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COVID-19 has resulted in dire need for blood donations

Just in Connecticut, 107 blood drives have been canceled

FARMINGTON, Conn. — While businesses are suffering great losses, as a result of the novel coronavirus, there is an organization that’s trying to prevent a loss of life as a result of this world wide outbreak.

Since the advent of the coronavirus, the American Red Cross says 4,500 blood drives nationally have been canceled. And Connecticut is in a world of hurt, as well.

Just in Connecticut, 107 blood drives have been canceled, resulting in resulting in 3,100 fewer blood donations received by the Red Cross,” said Mario Bruno, Regional CEO, for American Red Cross of Connecticut and Rhode Island.

But, today’s blood drive at the Connecticut Red Cross headquarters, in Farmington, had a steady flow of folks answering the call.

“I was listening to the presidential news conference and the Surgeon General said that we should go down and give blood,” said Wayne Boulton a blood donor.

“I give blood usually every 90 days because I feel it’s very, very important,” said another donor Linda Stedman. “Everybody needs blood. I have a blood type that’s not really common.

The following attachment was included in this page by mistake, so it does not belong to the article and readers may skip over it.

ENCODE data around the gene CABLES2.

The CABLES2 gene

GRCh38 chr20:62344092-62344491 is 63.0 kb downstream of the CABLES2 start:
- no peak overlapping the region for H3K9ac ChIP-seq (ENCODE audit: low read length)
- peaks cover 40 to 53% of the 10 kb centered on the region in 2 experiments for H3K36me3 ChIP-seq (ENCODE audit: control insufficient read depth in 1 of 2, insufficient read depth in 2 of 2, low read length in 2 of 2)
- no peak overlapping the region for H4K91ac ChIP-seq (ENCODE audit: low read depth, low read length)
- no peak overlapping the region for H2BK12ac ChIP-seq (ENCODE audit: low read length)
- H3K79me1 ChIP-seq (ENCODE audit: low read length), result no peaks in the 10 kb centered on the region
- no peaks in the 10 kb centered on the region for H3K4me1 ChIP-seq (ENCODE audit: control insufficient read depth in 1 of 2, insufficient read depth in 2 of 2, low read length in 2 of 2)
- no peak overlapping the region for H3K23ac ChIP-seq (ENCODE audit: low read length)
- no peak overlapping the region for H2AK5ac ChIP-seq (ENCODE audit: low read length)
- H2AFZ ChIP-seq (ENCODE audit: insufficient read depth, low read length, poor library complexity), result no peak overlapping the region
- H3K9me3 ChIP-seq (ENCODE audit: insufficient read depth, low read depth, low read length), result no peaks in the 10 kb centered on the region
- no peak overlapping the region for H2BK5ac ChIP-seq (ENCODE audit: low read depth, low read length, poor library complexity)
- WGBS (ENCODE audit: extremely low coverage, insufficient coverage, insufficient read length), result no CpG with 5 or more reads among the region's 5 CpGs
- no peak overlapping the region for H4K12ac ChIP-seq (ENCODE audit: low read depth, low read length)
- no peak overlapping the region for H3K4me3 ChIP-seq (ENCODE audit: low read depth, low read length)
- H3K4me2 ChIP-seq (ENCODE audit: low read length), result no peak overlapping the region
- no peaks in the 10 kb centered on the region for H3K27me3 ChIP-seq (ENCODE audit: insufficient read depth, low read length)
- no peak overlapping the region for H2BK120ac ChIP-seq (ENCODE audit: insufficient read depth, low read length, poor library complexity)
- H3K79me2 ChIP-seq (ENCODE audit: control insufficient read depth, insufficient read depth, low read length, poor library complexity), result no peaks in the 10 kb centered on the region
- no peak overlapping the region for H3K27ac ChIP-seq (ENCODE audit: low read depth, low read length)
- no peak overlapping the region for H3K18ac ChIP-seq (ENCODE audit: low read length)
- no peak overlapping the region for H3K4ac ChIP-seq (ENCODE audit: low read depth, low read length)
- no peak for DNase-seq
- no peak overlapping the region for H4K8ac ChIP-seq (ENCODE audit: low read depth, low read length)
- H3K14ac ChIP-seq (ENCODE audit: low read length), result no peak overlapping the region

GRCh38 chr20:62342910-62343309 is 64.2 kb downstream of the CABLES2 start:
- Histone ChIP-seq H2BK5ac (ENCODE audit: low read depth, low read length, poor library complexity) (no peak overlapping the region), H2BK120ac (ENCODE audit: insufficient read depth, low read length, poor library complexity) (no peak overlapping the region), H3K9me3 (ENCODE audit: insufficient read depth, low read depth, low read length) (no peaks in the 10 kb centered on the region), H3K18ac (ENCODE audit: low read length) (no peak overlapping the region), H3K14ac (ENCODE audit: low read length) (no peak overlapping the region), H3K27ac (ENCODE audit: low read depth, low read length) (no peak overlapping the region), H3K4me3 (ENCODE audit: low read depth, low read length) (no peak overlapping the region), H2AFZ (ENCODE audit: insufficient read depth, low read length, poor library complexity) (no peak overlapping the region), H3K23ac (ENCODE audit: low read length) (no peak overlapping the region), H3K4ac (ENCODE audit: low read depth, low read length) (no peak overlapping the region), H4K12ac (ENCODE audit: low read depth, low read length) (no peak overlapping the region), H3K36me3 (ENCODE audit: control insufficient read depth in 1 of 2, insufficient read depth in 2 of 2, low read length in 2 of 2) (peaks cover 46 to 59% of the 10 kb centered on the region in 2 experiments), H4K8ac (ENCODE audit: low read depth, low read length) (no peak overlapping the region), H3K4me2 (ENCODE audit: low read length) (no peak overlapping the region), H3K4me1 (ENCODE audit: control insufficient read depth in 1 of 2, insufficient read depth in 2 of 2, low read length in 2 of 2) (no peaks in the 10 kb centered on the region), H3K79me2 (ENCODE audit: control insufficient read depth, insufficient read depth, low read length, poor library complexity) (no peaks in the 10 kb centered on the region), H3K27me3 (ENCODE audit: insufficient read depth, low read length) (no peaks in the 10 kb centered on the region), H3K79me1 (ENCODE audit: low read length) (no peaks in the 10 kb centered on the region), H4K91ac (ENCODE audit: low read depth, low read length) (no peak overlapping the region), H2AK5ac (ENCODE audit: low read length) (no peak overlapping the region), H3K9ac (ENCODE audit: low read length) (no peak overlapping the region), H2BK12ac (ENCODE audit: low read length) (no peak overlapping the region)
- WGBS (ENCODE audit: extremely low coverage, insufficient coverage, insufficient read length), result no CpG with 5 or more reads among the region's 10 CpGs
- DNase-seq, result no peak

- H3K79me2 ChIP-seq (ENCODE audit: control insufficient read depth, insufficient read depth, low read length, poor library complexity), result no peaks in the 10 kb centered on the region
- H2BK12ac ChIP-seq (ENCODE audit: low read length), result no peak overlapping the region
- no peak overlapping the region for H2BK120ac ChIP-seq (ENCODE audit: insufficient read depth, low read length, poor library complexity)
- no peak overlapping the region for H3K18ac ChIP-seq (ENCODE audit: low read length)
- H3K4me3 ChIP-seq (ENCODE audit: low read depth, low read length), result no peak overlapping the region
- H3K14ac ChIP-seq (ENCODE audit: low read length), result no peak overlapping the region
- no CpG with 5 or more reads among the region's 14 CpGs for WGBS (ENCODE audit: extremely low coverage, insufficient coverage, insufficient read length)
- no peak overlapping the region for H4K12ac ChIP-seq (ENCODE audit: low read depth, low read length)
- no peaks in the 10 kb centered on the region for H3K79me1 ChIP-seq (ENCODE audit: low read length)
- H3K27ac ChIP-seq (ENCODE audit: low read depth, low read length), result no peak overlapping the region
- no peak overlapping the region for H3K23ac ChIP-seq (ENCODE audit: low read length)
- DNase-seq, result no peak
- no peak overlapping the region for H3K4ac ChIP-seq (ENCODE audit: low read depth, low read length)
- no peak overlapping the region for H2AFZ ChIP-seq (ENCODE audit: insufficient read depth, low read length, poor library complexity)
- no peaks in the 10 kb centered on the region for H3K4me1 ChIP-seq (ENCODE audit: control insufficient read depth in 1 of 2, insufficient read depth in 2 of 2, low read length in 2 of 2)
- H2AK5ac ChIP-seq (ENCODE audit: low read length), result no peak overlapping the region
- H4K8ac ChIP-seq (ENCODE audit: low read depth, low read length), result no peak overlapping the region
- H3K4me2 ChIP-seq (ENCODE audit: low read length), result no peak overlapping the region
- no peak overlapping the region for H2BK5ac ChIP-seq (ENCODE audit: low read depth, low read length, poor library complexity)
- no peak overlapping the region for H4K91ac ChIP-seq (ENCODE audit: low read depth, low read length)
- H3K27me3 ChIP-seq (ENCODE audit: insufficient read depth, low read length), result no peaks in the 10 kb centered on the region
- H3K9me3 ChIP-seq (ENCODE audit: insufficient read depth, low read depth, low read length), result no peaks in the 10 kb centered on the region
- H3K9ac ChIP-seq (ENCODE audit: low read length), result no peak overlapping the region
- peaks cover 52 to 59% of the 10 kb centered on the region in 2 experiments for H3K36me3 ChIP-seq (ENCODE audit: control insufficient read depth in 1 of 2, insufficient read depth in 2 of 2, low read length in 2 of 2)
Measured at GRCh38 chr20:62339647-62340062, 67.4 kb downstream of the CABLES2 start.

Connecticut’s two United States Senators said it’s time for young people to step up during this pandemic.

“What we know is there is a general recommendation for older Americans to stay home to shelter in place,” said U.S. Sen. Chris Murphy (D-Connecticut).

Fellow U.S. Senator Richard Blumenthal (D-Connecticut) said, “So many people have said to me over the last weeks what can we do to help? What can we do to help? You can give blood.”

And, if you’re considering donating to blood, the American Red Cross has safeguards in place.

“Before you even get into the room where it’s happening, we will ask you to have your temperature taken,” said Kelly Isenor,

Spokesperson, American Red Cross. “If it’s above a certain threshold, we will ask you to come back another time to donate.”

The American Red Cross of Connecticut is the primary blood supplier for 20 acute care facilities in the state.

“Think about how you can help other people,” said Paul Sullivan

Senior Vice President, American Red Cross ”And a very direct, very tangible way is if you are feeling healthy and well and you were able to donate to please do so.”

If you’d like to consider donating, and there is no scheduled drive in your area, schedule an appointment by logging on to RedCrossBlood.org

And, let’s keep this statistic, from the American Red Cross in mind: just one blood donation can save more than one person‘s life.